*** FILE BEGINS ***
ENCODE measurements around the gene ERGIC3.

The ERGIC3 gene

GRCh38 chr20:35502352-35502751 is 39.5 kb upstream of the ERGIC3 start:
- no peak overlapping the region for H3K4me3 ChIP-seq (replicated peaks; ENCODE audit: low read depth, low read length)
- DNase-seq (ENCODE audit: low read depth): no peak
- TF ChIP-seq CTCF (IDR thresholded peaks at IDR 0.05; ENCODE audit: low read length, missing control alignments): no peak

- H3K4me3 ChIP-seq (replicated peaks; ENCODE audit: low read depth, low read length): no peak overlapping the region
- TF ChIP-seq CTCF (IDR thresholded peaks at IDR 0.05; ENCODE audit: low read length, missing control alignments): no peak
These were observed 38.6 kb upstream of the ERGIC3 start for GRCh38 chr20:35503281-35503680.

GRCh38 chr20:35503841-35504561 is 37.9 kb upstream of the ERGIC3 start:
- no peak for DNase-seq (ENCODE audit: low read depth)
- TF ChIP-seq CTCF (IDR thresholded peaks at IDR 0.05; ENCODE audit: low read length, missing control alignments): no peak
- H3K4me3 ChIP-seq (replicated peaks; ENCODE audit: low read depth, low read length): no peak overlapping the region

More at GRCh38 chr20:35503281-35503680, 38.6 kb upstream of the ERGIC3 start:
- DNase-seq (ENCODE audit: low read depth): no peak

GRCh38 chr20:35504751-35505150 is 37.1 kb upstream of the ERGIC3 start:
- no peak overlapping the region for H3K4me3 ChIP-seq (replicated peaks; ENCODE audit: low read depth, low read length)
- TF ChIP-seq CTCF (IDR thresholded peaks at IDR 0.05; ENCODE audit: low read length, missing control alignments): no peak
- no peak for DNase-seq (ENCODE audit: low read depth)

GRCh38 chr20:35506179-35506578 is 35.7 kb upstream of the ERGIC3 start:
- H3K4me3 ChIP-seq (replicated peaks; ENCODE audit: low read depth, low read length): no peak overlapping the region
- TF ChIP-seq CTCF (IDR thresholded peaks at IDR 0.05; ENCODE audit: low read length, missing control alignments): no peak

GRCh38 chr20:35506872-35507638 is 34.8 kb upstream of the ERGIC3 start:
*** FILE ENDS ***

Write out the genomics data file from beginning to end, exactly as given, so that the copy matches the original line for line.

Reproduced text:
ENCODE measurements around the gene ERGIC3.

The ERGIC3 gene

GRCh38 chr20:35502352-35502751 is 39.5 kb upstream of the ERGIC3 start:
- no peak overlapping the region for H3K4me3 ChIP-seq (replicated peaks; ENCODE audit: low read depth, low read length)
- DNase-seq (ENCODE audit: low read depth): no peak
- TF ChIP-seq CTCF (IDR thresholded peaks at IDR 0.05; ENCODE audit: low read length, missing control alignments): no peak

- H3K4me3 ChIP-seq (replicated peaks; ENCODE audit: low read depth, low read length): no peak overlapping the region
- TF ChIP-seq CTCF (IDR thresholded peaks at IDR 0.05; ENCODE audit: low read length, missing control alignments): no peak
These were observed 38.6 kb upstream of the ERGIC3 start for GRCh38 chr20:35503281-35503680.

GRCh38 chr20:35503841-35504561 is 37.9 kb upstream of the ERGIC3 start:
- no peak for DNase-seq (ENCODE audit: low read depth)
- TF ChIP-seq CTCF (IDR thresholded peaks at IDR 0.05; ENCODE audit: low read length, missing control alignments): no peak
- H3K4me3 ChIP-seq (replicated peaks; ENCODE audit: low read depth, low read length): no peak overlapping the region

More at GRCh38 chr20:35503281-35503680, 38.6 kb upstream of the ERGIC3 start:
- DNase-seq (ENCODE audit: low read depth): no peak

GRCh38 chr20:35504751-35505150 is 37.1 kb upstream of the ERGIC3 start:
- no peak overlapping the region for H3K4me3 ChIP-seq (replicated peaks; ENCODE audit: low read depth, low read length)
- TF ChIP-seq CTCF (IDR thresholded peaks at IDR 0.05; ENCODE audit: low read length, missing control alignments): no peak
- no peak for DNase-seq (ENCODE audit: low read depth)

GRCh38 chr20:35506179-35506578 is 35.7 kb upstream of the ERGIC3 start:
- H3K4me3 ChIP-seq (replicated peaks; ENCODE audit: low read depth, low read length): no peak overlapping the region
- TF ChIP-seq CTCF (IDR thresholded peaks at IDR 0.05; ENCODE audit: low read length, missing control alignments): no peak

GRCh38 chr20:35506872-35507638 is 34.8 kb upstream of the ERGIC3 start: